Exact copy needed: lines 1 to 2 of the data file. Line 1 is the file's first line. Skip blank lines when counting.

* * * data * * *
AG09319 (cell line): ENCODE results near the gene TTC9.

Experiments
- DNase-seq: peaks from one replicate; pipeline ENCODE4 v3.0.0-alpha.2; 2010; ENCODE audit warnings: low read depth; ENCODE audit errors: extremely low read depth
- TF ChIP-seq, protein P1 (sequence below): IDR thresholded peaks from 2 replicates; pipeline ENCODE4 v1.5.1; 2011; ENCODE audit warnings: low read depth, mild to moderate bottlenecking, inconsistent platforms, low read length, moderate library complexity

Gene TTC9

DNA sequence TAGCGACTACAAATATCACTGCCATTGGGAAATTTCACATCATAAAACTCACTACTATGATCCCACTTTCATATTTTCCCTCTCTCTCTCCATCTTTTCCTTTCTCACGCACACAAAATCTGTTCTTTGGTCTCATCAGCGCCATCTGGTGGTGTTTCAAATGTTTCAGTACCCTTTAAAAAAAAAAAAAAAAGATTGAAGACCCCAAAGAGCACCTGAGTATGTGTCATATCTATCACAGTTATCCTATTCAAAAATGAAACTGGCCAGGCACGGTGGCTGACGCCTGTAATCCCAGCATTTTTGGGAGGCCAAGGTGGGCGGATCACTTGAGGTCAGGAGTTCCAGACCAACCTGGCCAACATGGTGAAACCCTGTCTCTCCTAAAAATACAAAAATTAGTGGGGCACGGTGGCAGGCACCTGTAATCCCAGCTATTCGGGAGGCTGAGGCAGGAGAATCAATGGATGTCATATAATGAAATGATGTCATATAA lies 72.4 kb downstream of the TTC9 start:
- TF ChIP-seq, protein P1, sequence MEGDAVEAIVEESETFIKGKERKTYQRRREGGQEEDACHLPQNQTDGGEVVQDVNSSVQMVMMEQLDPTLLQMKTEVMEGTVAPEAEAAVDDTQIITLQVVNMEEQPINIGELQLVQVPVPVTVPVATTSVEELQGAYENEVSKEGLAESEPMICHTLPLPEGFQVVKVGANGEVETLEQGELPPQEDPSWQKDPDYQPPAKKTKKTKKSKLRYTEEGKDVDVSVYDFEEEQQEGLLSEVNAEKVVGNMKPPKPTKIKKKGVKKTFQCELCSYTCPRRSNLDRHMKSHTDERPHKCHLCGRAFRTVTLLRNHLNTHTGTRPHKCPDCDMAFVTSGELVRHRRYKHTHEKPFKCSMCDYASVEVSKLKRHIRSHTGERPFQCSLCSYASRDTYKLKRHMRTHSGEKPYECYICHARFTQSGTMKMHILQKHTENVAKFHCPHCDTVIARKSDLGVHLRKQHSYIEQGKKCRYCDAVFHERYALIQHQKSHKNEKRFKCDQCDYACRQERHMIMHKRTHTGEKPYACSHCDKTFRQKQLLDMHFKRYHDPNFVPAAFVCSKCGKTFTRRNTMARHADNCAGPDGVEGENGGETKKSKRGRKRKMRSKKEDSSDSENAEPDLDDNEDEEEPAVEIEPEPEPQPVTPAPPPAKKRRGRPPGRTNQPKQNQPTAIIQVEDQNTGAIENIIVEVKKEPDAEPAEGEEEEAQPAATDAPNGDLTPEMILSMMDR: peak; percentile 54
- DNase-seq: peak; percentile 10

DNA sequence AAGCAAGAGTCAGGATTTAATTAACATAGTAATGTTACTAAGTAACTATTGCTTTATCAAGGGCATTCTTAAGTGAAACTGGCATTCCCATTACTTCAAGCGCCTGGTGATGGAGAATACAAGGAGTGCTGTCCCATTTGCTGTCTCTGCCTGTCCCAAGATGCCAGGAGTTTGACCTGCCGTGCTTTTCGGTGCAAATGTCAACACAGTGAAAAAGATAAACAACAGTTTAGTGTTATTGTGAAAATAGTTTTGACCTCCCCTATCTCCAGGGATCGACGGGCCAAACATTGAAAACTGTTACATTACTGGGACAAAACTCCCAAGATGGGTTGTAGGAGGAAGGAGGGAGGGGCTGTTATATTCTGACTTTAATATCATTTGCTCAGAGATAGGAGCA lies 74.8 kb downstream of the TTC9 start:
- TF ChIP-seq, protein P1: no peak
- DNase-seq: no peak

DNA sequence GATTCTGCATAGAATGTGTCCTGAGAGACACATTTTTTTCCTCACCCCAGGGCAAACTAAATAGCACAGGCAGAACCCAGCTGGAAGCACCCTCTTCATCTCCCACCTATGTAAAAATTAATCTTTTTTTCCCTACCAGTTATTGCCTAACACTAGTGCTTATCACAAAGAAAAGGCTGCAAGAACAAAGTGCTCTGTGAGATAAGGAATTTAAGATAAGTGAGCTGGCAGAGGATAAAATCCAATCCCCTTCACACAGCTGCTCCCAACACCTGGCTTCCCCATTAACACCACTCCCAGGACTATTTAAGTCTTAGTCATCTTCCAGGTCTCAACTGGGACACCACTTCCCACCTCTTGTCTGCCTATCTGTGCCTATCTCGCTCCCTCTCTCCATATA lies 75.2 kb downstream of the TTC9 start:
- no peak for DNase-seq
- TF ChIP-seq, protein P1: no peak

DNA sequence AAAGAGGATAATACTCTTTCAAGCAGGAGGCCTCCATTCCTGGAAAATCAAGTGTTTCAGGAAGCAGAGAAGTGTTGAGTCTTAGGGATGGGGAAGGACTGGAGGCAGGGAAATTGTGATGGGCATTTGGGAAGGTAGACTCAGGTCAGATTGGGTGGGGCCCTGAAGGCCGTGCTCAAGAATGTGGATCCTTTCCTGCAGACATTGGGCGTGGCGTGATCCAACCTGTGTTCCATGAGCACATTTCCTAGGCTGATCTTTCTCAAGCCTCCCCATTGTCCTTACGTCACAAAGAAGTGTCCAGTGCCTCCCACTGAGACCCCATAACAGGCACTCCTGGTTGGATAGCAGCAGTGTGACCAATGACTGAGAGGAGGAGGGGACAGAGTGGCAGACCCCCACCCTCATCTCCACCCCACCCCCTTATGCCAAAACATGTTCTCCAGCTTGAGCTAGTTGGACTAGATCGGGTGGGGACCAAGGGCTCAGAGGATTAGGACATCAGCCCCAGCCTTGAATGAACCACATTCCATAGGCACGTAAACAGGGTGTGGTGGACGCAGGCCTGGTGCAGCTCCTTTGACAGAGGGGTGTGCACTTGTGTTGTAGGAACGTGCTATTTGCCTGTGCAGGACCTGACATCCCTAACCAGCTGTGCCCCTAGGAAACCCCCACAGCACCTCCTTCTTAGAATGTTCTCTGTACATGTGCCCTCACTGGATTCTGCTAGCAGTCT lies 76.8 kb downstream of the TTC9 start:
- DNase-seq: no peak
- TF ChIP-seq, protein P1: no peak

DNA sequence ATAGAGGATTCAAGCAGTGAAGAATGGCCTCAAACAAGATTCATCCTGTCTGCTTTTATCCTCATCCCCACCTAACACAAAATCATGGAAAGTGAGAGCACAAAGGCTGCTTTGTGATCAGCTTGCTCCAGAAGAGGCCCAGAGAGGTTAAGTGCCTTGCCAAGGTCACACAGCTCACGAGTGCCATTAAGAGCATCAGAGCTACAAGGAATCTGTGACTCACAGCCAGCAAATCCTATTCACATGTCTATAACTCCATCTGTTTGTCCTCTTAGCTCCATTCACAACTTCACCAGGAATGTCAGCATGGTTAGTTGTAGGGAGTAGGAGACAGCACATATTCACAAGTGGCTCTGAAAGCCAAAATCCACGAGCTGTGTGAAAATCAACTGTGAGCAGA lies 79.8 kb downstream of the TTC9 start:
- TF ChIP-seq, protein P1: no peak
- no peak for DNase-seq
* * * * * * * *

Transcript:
AG09319 (cell line): ENCODE results near the gene TTC9.

Experiments